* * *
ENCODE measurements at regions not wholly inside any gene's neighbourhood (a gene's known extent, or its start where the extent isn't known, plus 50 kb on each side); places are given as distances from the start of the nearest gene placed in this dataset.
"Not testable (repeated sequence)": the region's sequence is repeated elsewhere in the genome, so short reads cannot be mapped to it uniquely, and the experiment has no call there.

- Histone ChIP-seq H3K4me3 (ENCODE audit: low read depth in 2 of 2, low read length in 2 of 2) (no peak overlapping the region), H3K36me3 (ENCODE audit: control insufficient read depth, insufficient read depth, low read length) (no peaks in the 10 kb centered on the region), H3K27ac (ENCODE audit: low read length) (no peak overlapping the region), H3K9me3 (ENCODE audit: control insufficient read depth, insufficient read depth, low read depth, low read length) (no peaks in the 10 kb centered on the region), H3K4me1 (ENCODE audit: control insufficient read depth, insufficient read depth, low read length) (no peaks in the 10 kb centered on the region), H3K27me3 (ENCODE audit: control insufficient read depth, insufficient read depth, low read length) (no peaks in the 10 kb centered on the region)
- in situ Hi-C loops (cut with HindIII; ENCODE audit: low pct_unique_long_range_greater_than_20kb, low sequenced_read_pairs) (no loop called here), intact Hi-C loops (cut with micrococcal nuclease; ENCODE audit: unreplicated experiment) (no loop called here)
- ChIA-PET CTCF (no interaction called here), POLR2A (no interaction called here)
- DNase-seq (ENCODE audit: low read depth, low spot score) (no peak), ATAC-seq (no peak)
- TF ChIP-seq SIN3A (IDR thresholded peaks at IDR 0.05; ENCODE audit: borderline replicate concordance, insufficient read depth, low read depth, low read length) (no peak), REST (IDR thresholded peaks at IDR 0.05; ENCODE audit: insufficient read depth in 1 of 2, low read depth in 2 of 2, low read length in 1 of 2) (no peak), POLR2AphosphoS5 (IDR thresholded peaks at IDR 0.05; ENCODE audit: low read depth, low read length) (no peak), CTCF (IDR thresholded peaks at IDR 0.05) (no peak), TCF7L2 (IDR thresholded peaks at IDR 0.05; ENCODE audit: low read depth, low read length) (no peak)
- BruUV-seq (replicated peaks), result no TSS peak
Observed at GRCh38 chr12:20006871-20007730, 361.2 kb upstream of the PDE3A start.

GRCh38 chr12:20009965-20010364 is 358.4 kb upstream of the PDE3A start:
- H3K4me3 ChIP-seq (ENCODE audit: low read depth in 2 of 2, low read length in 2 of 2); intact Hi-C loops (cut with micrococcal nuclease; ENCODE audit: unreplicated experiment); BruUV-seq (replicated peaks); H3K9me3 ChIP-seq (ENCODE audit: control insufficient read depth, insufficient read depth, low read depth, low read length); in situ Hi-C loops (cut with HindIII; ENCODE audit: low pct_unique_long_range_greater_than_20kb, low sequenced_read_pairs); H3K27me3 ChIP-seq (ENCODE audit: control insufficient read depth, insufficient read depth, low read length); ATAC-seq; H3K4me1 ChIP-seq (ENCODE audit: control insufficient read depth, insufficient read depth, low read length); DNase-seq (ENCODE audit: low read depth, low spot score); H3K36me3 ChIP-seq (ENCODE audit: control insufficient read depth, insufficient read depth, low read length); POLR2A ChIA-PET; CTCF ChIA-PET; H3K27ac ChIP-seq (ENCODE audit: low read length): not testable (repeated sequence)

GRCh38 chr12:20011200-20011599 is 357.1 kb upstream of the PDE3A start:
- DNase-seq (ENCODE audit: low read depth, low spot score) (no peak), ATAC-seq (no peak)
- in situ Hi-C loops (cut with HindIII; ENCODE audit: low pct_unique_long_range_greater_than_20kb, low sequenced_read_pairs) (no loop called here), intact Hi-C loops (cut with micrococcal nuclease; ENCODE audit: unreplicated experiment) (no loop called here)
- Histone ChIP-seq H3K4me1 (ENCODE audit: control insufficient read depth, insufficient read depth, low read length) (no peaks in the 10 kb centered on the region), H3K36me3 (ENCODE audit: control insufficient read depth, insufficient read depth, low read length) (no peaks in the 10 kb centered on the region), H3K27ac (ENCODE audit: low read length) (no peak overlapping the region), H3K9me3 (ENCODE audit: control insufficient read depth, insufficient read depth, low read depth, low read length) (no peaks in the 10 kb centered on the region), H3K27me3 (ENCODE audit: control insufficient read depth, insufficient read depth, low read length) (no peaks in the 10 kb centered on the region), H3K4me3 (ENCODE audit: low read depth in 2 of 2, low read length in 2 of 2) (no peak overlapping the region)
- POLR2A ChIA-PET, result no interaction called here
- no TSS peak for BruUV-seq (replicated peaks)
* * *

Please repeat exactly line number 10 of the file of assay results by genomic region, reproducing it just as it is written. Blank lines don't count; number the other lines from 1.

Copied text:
GRCh38 chr12:20009965-20010364 is 358.4 kb upstream of the PDE3A start: